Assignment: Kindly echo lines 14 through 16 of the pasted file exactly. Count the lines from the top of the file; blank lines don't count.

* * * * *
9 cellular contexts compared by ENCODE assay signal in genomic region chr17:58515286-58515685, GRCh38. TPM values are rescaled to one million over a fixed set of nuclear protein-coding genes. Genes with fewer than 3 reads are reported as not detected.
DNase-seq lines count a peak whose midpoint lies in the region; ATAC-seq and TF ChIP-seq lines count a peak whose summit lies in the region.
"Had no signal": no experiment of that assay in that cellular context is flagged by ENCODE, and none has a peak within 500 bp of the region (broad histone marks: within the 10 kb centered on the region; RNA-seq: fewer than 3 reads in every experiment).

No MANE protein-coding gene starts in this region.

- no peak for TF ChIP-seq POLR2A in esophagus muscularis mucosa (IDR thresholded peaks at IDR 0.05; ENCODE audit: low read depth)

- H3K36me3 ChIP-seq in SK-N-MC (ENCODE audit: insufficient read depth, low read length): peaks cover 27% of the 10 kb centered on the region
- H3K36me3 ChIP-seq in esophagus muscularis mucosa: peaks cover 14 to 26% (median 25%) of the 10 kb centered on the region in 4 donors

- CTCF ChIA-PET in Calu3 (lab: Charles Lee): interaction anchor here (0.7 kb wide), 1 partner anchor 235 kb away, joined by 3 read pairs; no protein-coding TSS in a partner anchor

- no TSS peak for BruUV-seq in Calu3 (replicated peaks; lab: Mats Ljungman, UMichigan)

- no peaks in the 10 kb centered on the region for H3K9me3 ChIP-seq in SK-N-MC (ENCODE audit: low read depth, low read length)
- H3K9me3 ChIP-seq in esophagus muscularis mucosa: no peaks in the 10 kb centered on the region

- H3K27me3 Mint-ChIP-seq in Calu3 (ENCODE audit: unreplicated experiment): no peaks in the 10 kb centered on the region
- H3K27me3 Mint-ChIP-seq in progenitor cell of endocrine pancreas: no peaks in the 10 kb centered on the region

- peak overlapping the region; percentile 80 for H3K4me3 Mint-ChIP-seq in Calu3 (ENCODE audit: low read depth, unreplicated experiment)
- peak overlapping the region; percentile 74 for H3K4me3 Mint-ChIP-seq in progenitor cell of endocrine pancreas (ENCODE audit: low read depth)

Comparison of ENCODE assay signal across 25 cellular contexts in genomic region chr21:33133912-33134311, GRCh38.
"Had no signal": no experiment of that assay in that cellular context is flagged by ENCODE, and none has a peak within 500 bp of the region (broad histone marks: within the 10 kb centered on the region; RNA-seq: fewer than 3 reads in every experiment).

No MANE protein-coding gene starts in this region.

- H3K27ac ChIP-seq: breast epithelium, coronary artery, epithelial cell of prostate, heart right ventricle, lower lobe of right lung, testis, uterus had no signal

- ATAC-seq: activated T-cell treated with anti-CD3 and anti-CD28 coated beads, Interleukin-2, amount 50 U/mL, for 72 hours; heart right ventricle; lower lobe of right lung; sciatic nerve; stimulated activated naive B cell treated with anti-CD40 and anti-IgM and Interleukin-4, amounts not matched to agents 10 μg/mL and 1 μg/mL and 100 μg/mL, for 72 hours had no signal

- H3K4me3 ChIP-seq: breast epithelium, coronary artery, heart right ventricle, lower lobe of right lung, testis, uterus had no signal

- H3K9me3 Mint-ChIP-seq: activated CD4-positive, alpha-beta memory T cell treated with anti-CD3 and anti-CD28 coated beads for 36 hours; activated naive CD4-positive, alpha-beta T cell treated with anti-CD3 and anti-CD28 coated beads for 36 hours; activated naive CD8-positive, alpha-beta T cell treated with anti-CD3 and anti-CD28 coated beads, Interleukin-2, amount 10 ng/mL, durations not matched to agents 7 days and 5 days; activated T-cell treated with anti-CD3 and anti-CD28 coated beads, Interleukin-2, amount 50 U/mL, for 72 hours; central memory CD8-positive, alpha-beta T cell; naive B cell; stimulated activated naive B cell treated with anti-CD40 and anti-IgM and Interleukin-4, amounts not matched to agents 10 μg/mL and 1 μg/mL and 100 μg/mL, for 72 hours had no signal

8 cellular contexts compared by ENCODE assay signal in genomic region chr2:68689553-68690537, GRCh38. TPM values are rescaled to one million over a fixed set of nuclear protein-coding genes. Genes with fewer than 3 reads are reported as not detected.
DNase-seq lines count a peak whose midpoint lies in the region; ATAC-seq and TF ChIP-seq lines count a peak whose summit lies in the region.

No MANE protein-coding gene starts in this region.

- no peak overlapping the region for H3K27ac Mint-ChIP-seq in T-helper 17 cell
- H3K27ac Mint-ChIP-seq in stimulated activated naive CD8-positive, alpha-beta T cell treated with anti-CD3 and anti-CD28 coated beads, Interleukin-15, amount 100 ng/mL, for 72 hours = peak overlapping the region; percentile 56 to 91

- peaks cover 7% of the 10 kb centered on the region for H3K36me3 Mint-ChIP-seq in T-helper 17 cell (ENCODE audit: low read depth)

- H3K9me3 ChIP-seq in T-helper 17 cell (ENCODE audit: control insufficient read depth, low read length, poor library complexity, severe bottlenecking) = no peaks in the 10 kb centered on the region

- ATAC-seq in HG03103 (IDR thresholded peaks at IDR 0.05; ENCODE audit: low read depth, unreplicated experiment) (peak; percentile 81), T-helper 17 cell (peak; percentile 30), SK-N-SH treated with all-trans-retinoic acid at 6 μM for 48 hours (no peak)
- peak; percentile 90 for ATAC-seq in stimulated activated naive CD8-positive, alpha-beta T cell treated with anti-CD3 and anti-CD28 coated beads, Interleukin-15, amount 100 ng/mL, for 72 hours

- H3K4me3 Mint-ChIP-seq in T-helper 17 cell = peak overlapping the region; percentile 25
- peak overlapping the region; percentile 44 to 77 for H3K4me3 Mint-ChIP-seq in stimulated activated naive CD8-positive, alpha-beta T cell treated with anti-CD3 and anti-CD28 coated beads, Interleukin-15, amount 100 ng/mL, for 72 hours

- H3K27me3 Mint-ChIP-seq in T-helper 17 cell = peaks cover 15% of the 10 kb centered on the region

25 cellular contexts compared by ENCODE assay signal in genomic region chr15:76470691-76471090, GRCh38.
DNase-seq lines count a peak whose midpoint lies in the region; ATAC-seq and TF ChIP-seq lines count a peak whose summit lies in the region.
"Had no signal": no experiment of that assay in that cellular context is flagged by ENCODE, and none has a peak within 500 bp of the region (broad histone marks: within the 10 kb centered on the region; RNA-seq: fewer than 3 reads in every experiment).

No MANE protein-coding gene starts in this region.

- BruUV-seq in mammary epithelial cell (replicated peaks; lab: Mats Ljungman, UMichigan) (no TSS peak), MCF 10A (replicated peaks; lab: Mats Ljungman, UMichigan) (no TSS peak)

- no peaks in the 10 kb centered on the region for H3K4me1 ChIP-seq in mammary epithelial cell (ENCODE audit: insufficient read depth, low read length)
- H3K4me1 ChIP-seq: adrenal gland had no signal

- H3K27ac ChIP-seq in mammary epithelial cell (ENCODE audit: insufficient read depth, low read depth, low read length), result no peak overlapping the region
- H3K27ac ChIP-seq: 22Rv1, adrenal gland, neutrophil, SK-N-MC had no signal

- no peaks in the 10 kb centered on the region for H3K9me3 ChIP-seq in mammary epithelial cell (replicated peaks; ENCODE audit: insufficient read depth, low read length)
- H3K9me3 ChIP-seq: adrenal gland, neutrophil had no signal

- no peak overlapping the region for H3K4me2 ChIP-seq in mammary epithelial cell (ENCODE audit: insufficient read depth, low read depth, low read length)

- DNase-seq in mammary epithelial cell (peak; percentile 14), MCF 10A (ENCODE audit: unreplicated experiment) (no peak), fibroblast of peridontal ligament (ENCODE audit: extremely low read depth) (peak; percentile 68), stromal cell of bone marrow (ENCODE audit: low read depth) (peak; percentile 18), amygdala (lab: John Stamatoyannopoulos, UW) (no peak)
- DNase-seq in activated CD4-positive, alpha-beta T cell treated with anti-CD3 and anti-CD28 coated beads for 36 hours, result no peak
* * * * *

- peak overlapping the region; percentile 80 for H3K4me3 Mint-ChIP-seq in Calu3 (ENCODE audit: low read depth, unreplicated experiment)
- peak overlapping the region; percentile 74 for H3K4me3 Mint-ChIP-seq in progenitor cell of endocrine pancreas (ENCODE audit: low read depth)

Comparison of ENCODE assay signal across 25 cellular contexts in genomic region chr21:33133912-33134311, GRCh38.